Obviously, you know as well as I do the geopolitical tension that exists there, a lot of different conversations that are happening around what can and cannot be said when on the podium or even there inside a foreign country.
But make no mistake, these athletes still want to perform their best. And they're having more open conversations around how they feel, how they're performing, the stress and the pressures associated, and how the athletes can really rise to be their best versions of themselves.
I want to unpack some of those points you just made, but also to ask you about kind of another unprecedented moment, which is just this Asian American excellence we are witnessing.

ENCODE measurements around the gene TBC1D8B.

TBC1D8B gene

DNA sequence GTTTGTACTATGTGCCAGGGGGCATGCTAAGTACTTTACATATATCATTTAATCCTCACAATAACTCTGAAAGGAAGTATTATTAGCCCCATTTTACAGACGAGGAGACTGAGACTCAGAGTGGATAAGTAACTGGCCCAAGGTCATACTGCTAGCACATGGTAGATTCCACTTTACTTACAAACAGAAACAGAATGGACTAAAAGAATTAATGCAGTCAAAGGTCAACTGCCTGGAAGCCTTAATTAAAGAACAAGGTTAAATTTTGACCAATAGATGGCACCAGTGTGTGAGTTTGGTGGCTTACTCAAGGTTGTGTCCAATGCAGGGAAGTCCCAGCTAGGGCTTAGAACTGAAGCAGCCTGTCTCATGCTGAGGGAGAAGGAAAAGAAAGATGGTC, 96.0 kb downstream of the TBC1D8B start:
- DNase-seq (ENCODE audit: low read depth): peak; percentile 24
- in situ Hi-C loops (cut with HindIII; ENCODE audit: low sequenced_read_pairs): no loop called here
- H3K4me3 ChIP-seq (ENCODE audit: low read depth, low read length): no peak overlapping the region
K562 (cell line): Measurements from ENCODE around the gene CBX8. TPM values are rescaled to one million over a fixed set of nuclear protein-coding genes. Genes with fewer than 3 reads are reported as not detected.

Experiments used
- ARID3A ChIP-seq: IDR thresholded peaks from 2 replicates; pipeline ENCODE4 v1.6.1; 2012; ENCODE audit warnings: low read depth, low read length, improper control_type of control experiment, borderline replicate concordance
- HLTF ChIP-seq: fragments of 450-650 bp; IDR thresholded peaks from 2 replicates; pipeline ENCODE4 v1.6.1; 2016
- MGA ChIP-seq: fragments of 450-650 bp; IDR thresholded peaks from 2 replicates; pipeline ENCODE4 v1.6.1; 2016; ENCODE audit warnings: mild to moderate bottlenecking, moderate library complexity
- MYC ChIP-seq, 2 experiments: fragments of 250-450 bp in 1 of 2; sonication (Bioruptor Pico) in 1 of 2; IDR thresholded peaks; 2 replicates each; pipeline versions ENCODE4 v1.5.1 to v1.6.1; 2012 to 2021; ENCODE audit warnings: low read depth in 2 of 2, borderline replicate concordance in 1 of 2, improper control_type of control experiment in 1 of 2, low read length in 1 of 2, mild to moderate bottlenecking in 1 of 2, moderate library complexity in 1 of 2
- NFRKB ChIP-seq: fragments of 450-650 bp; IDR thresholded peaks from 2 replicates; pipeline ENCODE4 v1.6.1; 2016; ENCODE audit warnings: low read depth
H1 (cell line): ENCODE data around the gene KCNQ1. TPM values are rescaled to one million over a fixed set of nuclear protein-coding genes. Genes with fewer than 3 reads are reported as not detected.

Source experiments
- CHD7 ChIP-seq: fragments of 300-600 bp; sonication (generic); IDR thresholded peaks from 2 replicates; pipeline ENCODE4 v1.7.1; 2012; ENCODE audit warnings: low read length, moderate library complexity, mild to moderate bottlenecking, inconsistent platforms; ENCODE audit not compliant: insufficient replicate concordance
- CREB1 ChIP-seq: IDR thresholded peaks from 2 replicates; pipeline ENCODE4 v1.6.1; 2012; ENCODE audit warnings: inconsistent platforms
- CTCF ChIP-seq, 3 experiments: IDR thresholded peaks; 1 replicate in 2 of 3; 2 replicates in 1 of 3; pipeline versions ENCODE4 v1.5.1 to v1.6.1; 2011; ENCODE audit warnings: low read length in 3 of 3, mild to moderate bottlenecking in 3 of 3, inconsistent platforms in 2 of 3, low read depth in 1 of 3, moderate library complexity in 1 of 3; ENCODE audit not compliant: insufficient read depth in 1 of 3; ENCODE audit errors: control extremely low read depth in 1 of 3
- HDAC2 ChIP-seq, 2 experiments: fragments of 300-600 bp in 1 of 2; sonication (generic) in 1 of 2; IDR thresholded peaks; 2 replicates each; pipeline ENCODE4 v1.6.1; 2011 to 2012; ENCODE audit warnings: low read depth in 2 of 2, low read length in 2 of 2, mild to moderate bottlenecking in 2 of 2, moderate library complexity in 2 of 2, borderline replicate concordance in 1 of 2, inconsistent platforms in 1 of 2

You heard me list some of those names there, Nathan Chen and Chloe Kim and Eileen Gu.
Why do you think it took until this moment to have that kind of representation in these Games?
That's a great question.
I think that — and, hopefully, maybe I had some semblance of a fraction of a percent to do with that, when other athletes were looking and seeing someone who was biracial, who looked like them, maybe had a similar background of growing up in a single-parent household.
I think, at the end of the day, this is something that is a long time coming, right? I mean, representation, no matter where you're from, what you look like, who you identify as, is a really important aspect of making sure these athletes are going there to be their best.